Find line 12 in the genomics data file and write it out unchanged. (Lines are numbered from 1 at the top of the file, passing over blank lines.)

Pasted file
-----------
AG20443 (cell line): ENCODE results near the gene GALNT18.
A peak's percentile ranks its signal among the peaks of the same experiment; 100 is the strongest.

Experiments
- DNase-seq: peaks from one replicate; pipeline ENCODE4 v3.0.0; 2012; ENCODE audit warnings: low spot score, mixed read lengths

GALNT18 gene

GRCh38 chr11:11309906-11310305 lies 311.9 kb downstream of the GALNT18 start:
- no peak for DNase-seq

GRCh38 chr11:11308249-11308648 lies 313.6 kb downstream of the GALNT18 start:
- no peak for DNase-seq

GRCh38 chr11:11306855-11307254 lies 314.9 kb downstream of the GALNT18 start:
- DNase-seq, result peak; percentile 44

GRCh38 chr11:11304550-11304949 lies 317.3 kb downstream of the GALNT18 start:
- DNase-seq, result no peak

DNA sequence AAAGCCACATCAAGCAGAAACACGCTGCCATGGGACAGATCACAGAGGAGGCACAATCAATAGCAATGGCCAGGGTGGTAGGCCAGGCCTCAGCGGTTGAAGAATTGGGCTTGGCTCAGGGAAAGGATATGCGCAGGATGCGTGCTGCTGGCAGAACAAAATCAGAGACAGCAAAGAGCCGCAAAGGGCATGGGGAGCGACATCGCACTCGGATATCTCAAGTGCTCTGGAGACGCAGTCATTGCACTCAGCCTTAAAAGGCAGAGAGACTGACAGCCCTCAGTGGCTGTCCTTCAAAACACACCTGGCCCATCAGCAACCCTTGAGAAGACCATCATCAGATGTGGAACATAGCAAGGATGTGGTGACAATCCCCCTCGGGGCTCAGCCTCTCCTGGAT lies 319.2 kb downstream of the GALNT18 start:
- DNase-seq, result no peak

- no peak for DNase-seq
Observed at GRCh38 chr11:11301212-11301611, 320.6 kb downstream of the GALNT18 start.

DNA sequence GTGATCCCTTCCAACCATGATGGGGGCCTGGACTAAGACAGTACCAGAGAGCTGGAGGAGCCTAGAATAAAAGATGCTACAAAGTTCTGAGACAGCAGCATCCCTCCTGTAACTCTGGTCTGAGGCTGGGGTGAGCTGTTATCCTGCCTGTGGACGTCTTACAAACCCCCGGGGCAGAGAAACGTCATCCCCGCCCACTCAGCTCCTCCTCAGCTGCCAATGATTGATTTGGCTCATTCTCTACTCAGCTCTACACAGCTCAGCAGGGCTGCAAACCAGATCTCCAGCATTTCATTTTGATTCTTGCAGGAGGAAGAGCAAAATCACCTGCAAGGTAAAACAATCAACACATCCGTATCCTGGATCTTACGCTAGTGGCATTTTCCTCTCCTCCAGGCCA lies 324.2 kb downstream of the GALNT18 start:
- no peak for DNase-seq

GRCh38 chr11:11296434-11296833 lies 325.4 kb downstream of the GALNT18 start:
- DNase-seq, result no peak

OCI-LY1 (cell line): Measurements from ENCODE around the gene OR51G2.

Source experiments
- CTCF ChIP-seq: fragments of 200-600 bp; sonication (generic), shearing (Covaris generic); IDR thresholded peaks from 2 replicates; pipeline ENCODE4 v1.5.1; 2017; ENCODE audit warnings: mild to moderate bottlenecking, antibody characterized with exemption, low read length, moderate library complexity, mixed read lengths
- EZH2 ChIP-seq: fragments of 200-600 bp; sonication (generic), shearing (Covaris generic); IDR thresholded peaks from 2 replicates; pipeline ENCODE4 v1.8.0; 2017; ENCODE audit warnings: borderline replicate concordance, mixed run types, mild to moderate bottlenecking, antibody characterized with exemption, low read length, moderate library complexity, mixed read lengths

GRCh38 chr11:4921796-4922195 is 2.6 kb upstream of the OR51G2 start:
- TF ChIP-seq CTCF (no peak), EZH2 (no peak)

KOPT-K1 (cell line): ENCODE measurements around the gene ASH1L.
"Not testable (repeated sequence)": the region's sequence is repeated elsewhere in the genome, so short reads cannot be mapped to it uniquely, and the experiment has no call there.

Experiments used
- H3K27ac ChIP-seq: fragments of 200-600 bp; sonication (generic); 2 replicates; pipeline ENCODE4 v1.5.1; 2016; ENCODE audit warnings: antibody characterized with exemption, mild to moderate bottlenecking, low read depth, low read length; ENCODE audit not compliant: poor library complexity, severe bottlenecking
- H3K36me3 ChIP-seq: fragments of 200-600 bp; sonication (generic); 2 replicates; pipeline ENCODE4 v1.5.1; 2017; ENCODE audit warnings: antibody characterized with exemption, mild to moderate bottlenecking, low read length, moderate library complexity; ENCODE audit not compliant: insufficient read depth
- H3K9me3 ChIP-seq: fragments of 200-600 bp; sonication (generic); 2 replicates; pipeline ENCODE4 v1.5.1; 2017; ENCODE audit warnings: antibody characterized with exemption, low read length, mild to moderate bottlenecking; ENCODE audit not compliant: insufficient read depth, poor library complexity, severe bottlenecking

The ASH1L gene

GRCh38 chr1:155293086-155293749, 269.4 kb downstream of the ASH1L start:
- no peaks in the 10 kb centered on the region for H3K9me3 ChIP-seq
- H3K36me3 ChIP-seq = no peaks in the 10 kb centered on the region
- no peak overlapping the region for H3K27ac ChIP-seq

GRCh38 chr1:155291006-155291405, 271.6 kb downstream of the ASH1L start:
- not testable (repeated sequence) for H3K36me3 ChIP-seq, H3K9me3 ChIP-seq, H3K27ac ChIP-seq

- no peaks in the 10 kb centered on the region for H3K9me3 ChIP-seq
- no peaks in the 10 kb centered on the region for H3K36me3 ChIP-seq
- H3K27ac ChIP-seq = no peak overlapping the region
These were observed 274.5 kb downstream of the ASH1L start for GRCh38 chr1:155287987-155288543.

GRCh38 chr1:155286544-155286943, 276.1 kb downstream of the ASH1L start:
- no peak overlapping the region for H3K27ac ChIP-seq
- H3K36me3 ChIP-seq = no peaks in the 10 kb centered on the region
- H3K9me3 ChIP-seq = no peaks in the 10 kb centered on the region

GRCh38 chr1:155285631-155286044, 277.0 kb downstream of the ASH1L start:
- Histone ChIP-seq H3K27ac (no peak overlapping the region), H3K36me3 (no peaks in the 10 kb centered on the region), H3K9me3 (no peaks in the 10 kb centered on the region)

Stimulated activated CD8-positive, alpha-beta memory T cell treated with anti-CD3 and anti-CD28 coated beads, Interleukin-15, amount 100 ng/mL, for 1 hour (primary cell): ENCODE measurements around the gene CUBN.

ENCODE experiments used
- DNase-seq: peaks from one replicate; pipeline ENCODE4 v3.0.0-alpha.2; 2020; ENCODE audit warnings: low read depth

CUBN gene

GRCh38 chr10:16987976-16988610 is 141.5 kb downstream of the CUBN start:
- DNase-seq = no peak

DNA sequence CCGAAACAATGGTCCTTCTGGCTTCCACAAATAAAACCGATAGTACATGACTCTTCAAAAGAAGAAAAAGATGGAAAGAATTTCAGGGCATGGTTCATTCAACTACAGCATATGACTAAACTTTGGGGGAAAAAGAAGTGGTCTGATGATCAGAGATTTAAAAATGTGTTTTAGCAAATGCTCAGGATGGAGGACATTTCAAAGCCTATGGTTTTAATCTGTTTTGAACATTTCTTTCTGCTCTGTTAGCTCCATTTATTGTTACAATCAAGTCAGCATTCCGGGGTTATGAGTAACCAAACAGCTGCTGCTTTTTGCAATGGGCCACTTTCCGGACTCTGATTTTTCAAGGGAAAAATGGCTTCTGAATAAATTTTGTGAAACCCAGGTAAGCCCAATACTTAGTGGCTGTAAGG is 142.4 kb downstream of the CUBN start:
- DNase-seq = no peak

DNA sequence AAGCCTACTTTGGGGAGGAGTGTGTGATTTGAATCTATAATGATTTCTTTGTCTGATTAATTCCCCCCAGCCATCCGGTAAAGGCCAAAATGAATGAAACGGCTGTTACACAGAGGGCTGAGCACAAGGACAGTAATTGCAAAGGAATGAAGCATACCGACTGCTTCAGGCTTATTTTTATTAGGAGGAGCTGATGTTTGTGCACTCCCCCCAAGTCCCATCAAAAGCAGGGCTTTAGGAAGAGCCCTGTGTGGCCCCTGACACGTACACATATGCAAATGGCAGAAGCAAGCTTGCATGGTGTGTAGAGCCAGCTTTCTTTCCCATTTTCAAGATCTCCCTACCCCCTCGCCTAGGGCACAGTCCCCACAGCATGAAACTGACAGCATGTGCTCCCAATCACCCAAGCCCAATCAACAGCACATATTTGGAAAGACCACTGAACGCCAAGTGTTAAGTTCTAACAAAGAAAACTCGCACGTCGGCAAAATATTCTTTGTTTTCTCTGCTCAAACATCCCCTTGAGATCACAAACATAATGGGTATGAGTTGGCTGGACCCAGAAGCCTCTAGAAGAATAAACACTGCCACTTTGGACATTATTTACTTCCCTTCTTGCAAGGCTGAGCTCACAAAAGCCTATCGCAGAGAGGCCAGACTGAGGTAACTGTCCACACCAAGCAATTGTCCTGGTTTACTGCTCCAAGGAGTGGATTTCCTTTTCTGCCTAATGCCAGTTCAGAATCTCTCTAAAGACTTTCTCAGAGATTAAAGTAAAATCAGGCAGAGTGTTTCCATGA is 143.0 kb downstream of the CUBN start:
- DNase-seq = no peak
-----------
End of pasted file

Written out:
GRCh38 chr11:11304550-11304949 lies 317.3 kb downstream of the GALNT18 start: